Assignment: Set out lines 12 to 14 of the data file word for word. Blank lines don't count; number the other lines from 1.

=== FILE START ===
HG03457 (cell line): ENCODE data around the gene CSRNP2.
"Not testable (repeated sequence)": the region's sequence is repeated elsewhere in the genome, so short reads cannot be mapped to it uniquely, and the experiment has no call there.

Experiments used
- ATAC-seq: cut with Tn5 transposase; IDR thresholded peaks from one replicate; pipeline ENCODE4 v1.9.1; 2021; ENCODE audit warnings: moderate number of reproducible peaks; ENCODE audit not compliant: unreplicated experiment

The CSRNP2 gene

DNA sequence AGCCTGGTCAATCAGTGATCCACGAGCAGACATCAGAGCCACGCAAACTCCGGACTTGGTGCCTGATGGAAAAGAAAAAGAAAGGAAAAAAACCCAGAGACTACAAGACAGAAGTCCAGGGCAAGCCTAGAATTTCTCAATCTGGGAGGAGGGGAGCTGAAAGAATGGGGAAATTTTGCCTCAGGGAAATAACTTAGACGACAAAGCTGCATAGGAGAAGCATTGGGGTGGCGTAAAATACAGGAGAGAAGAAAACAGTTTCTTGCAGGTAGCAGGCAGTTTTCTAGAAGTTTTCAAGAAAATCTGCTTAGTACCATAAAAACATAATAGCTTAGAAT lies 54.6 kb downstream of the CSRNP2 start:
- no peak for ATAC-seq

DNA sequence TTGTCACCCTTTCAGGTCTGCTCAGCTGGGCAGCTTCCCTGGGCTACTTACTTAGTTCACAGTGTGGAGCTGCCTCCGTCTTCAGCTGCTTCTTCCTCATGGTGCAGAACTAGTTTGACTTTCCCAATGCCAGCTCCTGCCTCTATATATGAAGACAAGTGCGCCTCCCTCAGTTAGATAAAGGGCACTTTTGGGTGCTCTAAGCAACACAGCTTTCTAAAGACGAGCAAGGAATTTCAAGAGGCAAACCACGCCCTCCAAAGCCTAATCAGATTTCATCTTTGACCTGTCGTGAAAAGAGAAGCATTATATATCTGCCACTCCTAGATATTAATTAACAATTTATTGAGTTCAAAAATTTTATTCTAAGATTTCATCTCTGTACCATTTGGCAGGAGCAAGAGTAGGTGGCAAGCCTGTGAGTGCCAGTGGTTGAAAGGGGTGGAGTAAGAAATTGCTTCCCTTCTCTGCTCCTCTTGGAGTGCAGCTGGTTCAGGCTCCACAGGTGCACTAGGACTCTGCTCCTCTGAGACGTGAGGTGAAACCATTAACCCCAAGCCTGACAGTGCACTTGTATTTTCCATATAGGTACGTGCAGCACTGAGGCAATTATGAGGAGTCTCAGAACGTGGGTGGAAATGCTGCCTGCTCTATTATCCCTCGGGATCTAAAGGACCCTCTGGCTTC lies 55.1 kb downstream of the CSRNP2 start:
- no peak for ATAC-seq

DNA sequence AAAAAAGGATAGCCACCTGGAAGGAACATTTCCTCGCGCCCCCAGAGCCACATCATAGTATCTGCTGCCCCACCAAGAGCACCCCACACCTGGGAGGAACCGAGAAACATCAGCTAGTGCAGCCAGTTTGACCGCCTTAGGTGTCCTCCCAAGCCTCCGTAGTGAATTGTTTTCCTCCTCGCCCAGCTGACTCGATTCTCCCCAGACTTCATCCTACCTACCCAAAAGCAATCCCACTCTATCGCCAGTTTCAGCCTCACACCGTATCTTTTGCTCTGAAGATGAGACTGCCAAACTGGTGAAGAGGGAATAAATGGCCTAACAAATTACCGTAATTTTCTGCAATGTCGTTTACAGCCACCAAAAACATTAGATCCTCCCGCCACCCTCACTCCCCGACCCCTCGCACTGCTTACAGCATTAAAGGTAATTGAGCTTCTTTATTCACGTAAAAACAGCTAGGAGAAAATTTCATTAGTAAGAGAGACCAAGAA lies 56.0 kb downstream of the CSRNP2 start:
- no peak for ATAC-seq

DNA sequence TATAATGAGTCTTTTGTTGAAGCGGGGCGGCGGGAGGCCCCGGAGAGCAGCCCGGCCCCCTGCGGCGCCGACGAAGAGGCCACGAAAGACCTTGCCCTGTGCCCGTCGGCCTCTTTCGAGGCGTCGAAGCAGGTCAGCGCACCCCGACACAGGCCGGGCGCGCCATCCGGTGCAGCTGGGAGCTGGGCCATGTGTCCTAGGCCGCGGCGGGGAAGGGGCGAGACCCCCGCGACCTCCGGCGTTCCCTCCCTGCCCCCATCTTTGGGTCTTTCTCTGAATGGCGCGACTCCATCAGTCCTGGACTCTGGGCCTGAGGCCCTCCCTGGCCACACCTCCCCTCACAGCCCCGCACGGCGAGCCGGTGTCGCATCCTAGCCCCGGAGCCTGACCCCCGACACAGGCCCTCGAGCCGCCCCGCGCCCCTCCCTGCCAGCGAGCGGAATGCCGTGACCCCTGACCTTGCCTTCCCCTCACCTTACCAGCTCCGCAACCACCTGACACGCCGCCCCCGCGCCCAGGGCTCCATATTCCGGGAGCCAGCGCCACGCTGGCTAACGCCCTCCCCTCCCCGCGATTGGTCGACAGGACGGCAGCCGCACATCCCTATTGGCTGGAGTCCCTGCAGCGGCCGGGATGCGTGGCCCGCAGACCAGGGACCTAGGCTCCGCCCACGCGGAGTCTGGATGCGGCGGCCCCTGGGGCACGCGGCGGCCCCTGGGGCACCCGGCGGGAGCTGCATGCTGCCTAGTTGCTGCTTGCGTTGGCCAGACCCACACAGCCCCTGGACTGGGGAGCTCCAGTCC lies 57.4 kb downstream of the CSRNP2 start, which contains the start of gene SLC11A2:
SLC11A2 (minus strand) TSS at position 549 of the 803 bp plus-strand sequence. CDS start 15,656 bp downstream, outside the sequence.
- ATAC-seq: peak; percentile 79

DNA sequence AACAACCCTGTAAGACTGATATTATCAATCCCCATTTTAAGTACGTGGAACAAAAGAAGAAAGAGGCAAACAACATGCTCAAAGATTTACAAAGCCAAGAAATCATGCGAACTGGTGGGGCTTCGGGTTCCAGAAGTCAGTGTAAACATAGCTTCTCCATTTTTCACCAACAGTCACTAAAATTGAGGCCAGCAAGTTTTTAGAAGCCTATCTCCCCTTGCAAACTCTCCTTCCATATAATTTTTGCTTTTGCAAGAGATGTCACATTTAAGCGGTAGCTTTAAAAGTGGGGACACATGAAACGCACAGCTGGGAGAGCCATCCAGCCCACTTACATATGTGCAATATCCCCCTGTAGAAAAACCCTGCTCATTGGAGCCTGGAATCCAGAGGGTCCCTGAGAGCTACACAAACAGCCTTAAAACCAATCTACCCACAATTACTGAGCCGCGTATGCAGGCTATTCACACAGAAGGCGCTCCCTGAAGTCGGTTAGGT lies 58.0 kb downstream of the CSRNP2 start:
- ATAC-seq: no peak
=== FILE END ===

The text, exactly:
DNA sequence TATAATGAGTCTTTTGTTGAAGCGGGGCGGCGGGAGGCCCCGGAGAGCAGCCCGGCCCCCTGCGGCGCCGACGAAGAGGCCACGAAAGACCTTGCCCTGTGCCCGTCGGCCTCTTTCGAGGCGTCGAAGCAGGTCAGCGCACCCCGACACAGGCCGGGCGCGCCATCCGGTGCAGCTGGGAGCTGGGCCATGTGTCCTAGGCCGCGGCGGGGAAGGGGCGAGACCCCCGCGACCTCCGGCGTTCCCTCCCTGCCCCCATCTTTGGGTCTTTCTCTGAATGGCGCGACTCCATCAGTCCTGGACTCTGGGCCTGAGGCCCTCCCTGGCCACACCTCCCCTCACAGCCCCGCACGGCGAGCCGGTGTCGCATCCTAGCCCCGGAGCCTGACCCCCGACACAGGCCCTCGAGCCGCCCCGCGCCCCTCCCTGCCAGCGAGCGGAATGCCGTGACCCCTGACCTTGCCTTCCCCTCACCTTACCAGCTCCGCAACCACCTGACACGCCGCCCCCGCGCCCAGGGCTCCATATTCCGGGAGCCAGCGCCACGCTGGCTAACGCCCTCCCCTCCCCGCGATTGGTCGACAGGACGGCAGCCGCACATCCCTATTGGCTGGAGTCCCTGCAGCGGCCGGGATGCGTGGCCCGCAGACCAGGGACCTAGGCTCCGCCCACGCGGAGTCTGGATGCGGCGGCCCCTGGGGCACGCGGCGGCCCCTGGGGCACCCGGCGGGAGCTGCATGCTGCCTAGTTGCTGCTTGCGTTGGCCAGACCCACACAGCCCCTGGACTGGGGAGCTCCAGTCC lies 57.4 kb downstream of the CSRNP2 start, which contains the start of gene SLC11A2:
SLC11A2 (minus strand) TSS at position 549 of the 803 bp plus-strand sequence. CDS start 15,656 bp downstream, outside the sequence.
- ATAC-seq: peak; percentile 79